A Sitka organization is working with the Alaska Energy Authority to install a mostly federally funded electric vehicle charger in the community. But figuring out where to put it is a complicated problem. An electric vehicle advocate from Juneau recently offered his advice on the question.
In pure numbers, Sitka a national leader for EV ownership. But there isn’t a single public charging station.
“If you were your own state, you would be beating California right now, in terms of EV adoption,” EV advocate Devon Kibby said. “Hardily beating California.”
Kibby is an electrical engineer and the founder of the Alaska Electric Vehicle Association, a nonprofit, all-volunteer advocacy organization for electric cars, trucks and buses. He says that, based on the latest data from the Division of Motor Vehicles, Sitka had 126 electric vehicles — 90% of them Nissan Leafs. That’s 15 for every 1,000 people in Sitka. Elsewhere in the state, that number drops down to around two.
Barb Bingham said the community had unique characteristics that made electric vehicles attractive for many residents — but the absence of public charging stations is a problem for some.
“I think we lead the nation because we’re at 14 miles of highway,” said Bingham. “But I think for commercial businesses with light duty fleets, apartment dwellers, and liveaboards in the harbor that would like to have electric vehicles — and for most of us who trickle charge — it would be nice to be able to do a fast charge once in a while.”
Bingham was one of the co-hosts of a presentation organized by Transition Sitka on May 23 to hear from Kibby about his work advocating for Juneau’s 19 public charging stations. Kibby bought a Leaf in 2014 and said he was okay charging it at home overnight from a regular electrical outlet.
But as Juneau’s population of electric vehicles grew, so did the need for public infrastructure.
“Sometimes my car doesn’t get plugged in at night — I forget,” Kibby said. “And then secondly — and the thing that we’ve been working more on in Juneau lately — is people who don’t have garages. So apartment dwellers, people in the downtown core of Juneau who don’t have off-street parking: How to help them go EV.”
80% of the cost of Sitka’s first-ever public charging station will be covered by the Alaska Energy Authority, which is using funding from the federal infrastructure bill to install public charging stations along every fifty miles of national highway in the state. That qualifies Sitka for exactly one charger — Sitka’s “national highway” runs from the roundabout to the airport.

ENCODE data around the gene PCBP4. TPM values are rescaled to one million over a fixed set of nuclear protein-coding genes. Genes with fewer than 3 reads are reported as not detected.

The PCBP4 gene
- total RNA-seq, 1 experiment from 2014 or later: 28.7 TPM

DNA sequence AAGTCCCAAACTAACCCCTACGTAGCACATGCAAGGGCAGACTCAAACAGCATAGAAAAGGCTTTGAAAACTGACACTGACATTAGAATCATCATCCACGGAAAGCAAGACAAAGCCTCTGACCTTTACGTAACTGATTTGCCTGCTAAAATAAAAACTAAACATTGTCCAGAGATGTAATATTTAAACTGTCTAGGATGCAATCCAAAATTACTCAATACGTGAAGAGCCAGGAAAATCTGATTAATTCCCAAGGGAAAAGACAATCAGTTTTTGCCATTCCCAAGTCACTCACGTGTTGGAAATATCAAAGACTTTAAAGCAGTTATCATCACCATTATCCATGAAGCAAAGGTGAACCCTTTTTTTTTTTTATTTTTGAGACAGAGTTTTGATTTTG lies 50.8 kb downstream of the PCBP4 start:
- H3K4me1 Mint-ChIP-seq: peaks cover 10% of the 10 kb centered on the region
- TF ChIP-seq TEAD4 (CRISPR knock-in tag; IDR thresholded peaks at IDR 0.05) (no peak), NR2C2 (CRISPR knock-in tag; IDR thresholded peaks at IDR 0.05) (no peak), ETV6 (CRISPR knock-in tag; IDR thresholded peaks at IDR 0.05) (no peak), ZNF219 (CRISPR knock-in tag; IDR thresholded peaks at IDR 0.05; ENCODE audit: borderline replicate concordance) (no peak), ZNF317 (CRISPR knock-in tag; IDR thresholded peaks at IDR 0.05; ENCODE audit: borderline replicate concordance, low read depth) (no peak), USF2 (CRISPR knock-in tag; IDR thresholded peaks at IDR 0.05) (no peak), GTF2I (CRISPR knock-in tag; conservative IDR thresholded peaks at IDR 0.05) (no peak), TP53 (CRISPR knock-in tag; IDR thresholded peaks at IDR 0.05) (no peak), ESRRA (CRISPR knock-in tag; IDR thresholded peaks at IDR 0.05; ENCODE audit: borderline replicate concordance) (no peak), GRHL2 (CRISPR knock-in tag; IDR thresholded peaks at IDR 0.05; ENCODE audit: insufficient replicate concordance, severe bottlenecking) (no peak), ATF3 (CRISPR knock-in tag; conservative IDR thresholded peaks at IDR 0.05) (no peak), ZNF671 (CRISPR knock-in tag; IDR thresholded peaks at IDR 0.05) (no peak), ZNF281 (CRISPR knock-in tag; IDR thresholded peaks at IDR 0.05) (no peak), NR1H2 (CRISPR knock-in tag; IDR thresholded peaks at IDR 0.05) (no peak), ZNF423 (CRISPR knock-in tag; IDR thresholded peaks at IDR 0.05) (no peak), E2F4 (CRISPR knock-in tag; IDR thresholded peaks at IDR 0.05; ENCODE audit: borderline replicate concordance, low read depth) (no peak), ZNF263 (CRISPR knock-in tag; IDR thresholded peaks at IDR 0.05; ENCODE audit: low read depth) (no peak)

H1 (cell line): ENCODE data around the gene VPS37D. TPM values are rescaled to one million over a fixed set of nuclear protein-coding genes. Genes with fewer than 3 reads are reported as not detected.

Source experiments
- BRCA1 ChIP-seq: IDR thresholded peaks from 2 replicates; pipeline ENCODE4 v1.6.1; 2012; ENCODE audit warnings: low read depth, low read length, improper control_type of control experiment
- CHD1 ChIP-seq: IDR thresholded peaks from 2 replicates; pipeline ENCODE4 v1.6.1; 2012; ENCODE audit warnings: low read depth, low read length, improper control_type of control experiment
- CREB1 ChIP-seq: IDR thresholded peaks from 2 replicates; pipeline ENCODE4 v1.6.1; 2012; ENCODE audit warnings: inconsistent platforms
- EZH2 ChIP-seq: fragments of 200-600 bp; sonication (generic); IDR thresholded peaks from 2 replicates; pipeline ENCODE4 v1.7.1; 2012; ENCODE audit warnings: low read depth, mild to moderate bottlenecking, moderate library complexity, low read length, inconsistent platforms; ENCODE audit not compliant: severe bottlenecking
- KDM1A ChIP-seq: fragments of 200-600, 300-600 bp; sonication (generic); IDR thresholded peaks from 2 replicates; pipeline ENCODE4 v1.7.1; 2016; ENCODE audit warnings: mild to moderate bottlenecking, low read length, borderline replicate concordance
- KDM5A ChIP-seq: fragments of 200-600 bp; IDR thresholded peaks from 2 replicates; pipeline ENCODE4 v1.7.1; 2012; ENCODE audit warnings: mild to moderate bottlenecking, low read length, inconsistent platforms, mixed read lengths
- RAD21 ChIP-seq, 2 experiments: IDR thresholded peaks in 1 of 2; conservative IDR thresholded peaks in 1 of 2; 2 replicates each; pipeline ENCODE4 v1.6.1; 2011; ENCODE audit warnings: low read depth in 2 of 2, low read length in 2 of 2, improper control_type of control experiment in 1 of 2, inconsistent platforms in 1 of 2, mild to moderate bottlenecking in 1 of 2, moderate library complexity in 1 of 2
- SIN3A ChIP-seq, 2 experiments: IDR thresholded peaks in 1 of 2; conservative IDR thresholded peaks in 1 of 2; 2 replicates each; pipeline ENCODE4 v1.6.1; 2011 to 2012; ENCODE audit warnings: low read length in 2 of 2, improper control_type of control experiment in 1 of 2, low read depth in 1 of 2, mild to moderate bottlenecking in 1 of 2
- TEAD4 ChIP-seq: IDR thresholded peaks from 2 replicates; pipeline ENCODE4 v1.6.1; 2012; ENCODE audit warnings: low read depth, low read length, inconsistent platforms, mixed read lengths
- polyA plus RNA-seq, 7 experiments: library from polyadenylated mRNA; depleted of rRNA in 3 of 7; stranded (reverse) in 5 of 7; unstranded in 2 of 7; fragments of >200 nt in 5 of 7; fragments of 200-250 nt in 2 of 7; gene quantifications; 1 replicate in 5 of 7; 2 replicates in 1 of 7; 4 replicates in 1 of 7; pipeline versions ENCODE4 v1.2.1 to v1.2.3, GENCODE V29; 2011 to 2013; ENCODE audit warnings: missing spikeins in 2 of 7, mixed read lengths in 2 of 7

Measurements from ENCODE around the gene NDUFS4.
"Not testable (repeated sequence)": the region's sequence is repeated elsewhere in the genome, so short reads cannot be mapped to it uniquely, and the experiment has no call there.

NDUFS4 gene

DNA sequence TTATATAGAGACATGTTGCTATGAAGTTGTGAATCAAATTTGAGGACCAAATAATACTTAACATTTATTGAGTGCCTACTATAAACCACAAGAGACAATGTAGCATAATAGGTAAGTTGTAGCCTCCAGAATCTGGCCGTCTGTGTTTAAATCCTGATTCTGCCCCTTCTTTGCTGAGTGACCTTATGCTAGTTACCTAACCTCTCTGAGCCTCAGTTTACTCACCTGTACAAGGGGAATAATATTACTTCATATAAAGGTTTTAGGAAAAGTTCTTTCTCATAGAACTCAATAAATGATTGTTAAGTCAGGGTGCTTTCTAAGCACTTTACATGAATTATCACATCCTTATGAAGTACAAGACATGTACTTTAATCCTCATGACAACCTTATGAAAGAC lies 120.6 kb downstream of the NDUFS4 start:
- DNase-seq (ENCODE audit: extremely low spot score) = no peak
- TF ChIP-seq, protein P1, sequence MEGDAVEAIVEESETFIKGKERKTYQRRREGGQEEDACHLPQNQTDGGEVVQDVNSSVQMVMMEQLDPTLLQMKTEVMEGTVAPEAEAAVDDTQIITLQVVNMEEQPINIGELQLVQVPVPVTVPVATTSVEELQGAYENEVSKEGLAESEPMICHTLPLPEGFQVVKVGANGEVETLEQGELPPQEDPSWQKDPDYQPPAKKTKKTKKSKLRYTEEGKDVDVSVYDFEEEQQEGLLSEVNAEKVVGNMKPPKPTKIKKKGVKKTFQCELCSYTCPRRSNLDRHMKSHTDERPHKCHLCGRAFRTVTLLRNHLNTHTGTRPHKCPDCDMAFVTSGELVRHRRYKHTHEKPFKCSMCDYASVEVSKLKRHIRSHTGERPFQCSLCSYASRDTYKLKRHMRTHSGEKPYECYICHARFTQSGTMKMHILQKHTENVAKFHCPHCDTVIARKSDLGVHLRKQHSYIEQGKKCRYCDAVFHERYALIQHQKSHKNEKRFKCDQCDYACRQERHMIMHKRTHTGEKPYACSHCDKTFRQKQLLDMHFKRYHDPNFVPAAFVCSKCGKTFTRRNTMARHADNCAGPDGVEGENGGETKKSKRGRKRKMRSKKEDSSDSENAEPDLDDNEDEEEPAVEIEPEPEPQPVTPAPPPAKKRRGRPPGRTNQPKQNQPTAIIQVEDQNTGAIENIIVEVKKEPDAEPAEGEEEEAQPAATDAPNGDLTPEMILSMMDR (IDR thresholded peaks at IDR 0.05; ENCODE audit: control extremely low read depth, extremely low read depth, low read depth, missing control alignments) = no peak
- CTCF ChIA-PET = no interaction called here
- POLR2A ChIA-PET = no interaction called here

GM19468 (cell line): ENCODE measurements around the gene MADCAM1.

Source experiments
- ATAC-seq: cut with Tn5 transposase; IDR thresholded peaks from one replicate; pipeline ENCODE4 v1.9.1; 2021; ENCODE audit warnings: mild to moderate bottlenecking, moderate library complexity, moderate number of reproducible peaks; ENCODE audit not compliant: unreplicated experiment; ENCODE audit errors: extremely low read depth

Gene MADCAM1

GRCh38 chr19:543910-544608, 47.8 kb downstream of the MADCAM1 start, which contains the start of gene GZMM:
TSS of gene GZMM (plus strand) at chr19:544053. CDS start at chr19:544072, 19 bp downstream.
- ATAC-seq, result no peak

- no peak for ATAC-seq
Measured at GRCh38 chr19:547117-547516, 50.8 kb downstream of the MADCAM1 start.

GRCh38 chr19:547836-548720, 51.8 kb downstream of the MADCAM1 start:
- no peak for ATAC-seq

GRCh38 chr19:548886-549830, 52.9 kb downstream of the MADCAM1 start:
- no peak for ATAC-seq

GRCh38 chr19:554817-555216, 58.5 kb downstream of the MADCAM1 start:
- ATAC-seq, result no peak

Now it’s a matter of figuring out where to put it. The site must have access to power. And if it’s on private property, it will require the cooperation of land owners.
What likely won’t be needed is any high-tech networking equipment or credit card readers. Kibby said that the best value has proven to be charging cars for free.
“When people plug into these level 2 chargers for an hour, the cost for the electricity is a couple dollars at most,” he said. “And we found in the beginning that the cost to charge someone a few dollars exceeded the cost of electricity itself.”
Kibby said that Juneau’s first chargers were second-hand and came with ports that may become obsolete when electric vehicles eventually adopt a standard. Sitka’s charger will have four ports and will have to be more advanced by necessity, as electric vehicle battery capacity has grown massively.
Kibby’s 2014 Leaf had a battery capacity of 24 kilowatt hours. A new Chevy Bolt has about two-and-a-half times that. A new Rivian pickup truck comes with a staggering 180 kilowatt battery. A level 2 charger draws about as much power as a clothes dryer but can still take a long time to replenish those huge battery packs.
Kibby said this has forced a change in Juneau’s approach since the first public charging stations were installed in 2017.
“When you used to go and plug your Leaf in for an hour, and you’d recover about 25% of your charge,” Kibby said. “And that seems like a lot. A quarter of your battery was replenished in an hour. But with these newer vehicles that are coming out, we’re starting to think more about how they’re going to need to be plugged in longer but less frequently compared to the Leaf.”
Transition Sitka organizers conducted a brief straw poll among attendees at the presentation about their preferred location for Sitka’s lone, federally funded public charging station. There wasn’t a clear consensus.
Kibby urged Sitkans to consider what they wanted to accomplish with the charging station.
“Is it going to charge personal light-duty vehicles, or allow the electrification of some commercial fleet?” he asked. “What in your mind is the best use, or low-hanging fruit, of the electrification sector that could occur because of this station, considering that you guys already have nation-leading adoption (of EVs) with no public chargers?”
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